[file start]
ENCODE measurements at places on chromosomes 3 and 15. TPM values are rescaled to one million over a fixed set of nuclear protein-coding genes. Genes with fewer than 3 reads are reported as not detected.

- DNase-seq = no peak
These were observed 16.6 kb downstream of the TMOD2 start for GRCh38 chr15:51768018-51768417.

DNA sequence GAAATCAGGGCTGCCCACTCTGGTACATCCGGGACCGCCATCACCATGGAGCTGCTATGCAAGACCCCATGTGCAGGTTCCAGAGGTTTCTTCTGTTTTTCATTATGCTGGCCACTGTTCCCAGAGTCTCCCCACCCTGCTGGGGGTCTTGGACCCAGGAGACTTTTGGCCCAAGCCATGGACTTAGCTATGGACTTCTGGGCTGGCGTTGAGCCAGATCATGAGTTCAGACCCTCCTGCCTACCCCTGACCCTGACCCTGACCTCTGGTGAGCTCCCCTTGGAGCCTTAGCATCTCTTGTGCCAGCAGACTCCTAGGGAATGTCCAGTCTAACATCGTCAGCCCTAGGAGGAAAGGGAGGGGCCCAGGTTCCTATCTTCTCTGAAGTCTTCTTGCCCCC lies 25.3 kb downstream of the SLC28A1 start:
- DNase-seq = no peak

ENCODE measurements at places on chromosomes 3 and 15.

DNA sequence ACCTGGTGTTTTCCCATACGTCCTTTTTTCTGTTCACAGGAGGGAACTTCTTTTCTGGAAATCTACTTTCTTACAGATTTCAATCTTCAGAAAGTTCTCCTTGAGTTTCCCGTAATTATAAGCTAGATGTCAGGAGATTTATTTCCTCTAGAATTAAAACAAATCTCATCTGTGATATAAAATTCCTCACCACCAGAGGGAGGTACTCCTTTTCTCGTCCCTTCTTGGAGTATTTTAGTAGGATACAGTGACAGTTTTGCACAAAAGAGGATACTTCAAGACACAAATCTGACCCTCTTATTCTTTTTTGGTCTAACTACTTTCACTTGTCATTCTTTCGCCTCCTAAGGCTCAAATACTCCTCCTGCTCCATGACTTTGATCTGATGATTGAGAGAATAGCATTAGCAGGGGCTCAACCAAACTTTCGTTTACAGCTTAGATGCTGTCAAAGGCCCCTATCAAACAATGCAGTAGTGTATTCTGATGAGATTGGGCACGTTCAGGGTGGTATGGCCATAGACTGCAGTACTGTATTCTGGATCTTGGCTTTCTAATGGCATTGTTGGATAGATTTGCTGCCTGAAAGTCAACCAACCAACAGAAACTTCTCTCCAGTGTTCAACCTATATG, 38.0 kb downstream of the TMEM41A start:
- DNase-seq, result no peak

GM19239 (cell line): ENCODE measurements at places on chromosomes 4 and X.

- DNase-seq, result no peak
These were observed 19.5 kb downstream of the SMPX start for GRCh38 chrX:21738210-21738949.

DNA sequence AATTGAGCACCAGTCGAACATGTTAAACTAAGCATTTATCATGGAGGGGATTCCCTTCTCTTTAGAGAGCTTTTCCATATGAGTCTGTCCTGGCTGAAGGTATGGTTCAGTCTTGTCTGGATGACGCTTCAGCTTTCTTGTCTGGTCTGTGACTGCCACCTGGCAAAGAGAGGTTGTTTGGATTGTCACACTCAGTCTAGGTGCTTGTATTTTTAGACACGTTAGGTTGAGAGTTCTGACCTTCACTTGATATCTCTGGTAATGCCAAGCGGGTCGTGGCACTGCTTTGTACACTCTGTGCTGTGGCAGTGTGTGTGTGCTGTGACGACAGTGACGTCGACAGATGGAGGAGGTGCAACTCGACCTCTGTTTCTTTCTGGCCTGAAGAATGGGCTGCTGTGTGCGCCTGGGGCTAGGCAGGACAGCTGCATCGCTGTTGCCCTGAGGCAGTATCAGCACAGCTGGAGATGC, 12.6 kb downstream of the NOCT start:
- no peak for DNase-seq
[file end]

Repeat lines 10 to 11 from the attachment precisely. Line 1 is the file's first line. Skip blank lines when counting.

- DNase-seq, result no peak
These were observed 19.5 kb downstream of the SMPX start for GRCh38 chrX:21738210-21738949.